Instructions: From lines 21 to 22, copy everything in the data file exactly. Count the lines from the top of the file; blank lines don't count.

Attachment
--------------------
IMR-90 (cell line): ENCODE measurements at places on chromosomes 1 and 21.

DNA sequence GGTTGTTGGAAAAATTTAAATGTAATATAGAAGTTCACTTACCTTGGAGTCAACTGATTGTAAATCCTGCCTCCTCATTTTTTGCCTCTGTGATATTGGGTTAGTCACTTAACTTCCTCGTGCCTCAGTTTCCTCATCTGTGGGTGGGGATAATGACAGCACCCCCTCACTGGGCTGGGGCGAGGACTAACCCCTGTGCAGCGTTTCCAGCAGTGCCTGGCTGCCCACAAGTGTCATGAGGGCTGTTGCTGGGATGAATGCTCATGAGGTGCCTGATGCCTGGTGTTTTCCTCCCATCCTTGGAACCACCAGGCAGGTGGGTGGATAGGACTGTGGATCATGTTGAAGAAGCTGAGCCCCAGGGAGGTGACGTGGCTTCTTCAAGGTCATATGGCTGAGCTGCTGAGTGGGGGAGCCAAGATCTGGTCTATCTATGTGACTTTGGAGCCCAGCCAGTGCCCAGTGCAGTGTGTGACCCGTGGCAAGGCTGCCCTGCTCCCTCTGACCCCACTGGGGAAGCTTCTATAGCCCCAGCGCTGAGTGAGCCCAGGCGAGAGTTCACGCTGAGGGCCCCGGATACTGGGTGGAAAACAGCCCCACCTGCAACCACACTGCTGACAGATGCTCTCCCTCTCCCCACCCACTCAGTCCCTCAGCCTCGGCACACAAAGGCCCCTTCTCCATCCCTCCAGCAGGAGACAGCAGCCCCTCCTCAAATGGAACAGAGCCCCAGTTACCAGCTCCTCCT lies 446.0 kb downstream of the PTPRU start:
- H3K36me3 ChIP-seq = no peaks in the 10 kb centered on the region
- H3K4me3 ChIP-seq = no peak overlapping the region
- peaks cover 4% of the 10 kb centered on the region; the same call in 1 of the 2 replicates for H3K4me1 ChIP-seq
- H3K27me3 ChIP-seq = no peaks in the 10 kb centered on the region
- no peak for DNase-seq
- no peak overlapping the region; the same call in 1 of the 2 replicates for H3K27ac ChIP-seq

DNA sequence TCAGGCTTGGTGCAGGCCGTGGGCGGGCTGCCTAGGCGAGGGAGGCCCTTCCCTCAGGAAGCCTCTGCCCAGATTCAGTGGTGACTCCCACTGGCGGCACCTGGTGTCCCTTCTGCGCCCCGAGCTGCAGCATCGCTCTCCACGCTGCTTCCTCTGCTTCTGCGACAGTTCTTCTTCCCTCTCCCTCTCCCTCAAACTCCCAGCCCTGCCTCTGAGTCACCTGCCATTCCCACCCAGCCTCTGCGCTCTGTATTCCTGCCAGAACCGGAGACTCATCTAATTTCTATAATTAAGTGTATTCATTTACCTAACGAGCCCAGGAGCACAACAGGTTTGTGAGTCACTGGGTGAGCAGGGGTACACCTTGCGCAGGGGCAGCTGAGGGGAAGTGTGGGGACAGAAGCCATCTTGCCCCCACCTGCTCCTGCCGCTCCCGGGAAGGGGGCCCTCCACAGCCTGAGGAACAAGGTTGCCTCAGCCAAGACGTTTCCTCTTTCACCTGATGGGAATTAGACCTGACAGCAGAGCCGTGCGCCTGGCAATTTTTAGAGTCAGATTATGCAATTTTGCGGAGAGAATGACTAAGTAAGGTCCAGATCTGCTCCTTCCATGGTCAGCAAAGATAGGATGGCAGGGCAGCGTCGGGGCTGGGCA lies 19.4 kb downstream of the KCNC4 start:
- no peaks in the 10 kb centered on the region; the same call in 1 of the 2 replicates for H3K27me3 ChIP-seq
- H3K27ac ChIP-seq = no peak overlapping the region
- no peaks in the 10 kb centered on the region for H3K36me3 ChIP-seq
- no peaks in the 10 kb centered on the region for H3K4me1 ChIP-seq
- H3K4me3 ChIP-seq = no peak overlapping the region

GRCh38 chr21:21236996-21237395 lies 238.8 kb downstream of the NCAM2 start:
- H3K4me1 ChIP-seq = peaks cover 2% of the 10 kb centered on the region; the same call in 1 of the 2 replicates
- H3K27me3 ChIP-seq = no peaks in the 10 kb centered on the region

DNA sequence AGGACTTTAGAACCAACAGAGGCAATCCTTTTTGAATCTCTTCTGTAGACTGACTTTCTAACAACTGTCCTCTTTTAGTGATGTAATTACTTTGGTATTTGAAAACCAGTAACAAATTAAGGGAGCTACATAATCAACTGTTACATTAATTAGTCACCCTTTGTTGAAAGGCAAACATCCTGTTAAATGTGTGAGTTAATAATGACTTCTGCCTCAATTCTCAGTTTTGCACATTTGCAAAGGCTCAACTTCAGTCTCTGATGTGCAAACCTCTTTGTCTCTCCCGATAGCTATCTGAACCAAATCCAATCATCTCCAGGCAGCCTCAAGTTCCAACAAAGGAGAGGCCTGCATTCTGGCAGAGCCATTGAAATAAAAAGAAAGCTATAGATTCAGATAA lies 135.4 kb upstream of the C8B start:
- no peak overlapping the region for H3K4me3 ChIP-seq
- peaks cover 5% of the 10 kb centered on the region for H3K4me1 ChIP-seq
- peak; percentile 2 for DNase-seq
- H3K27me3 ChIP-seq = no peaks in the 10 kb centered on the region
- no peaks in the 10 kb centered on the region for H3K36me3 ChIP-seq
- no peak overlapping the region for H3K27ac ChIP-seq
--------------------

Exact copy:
- peak; percentile 2 for DNase-seq
- H3K27me3 ChIP-seq = no peaks in the 10 kb centered on the region